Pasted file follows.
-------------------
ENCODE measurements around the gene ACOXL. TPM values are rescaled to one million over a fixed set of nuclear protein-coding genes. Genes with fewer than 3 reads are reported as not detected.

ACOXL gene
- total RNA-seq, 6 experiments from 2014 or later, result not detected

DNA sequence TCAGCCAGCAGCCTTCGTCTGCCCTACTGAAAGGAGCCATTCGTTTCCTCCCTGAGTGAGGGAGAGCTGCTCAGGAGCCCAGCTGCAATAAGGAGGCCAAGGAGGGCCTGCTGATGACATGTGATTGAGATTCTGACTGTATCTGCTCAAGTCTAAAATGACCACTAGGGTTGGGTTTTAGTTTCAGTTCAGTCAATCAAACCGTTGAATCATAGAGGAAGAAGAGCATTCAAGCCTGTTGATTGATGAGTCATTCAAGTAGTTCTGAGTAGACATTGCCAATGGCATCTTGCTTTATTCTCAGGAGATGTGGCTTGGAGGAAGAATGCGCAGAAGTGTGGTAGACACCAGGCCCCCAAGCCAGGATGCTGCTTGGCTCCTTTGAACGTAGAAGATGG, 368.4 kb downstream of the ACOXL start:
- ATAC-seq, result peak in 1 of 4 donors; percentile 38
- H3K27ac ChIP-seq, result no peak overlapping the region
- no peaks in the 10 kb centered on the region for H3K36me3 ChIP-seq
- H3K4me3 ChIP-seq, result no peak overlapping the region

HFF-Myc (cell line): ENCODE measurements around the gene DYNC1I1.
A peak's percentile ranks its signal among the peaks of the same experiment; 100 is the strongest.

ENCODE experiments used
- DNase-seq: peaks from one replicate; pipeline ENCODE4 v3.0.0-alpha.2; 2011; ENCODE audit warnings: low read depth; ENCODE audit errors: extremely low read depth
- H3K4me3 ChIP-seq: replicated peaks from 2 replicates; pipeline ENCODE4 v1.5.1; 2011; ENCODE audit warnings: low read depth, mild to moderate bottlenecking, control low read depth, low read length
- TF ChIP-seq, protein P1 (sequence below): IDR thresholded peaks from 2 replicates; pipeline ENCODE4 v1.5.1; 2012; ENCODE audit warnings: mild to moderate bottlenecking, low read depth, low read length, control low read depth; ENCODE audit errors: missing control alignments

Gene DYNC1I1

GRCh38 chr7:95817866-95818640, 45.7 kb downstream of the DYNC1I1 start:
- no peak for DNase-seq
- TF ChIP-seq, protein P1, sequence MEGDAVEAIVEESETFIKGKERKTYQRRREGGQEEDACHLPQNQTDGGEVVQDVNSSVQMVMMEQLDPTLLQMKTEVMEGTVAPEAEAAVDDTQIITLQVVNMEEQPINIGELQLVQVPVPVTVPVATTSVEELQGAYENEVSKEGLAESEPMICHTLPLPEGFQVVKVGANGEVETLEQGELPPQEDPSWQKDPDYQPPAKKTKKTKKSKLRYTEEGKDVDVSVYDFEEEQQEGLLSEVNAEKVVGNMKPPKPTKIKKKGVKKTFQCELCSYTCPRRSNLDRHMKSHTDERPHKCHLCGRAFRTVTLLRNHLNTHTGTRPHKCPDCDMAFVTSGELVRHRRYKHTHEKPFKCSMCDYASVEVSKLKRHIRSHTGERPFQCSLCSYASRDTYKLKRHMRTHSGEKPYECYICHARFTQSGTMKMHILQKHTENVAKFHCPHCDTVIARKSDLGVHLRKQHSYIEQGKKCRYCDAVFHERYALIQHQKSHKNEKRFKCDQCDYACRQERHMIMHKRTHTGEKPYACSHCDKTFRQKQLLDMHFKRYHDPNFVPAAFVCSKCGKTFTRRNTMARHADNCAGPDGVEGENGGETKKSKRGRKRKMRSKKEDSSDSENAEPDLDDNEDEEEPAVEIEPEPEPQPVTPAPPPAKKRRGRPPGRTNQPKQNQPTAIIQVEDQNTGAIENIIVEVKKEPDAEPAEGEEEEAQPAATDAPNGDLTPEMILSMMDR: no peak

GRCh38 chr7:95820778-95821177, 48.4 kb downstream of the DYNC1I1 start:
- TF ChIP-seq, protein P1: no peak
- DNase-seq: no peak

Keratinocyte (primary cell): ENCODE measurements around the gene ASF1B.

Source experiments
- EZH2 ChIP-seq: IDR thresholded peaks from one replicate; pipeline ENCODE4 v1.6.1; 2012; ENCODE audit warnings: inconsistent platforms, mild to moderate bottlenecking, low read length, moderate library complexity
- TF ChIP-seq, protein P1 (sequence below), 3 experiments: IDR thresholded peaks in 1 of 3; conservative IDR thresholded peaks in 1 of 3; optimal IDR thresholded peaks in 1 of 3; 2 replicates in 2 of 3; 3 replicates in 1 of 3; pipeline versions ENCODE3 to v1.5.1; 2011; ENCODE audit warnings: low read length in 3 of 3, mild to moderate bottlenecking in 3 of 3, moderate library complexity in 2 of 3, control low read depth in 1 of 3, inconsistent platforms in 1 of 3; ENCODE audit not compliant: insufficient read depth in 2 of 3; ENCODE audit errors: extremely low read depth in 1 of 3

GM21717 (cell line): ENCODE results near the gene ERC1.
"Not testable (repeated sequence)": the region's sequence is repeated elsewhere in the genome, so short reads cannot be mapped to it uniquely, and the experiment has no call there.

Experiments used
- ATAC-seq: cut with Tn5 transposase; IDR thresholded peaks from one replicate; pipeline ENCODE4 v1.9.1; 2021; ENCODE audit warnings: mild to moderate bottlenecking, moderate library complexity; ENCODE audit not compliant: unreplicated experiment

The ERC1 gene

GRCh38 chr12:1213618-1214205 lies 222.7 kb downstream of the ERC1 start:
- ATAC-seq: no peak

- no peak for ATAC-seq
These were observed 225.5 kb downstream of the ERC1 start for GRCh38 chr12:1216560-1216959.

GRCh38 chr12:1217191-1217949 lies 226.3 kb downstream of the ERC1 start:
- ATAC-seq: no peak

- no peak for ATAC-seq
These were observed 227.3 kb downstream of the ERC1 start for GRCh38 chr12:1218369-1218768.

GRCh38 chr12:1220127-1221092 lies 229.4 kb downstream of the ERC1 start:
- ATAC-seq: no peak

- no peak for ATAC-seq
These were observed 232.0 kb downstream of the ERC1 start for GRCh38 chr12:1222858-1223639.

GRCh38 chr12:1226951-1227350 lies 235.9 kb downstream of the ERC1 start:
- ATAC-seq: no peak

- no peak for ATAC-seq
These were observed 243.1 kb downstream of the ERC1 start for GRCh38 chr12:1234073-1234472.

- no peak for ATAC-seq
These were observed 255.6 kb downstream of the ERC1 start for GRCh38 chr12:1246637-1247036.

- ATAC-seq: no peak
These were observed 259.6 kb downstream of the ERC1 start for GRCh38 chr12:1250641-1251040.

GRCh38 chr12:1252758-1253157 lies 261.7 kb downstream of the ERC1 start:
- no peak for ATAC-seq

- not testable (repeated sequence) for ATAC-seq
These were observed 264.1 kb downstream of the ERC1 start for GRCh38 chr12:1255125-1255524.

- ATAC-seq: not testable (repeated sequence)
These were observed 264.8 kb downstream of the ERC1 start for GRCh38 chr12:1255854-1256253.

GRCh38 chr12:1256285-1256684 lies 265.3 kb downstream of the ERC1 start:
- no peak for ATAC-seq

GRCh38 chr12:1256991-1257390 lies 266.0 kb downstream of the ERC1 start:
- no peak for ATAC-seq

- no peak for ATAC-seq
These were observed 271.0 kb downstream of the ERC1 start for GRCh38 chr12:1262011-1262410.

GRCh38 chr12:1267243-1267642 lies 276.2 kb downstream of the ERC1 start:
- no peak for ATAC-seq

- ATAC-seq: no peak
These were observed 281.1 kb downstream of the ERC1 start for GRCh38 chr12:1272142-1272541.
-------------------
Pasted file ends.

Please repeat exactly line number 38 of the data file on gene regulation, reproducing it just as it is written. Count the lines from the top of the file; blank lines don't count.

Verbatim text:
These were observed 227.3 kb downstream of the ERC1 start for GRCh38 chr12:1218369-1218768.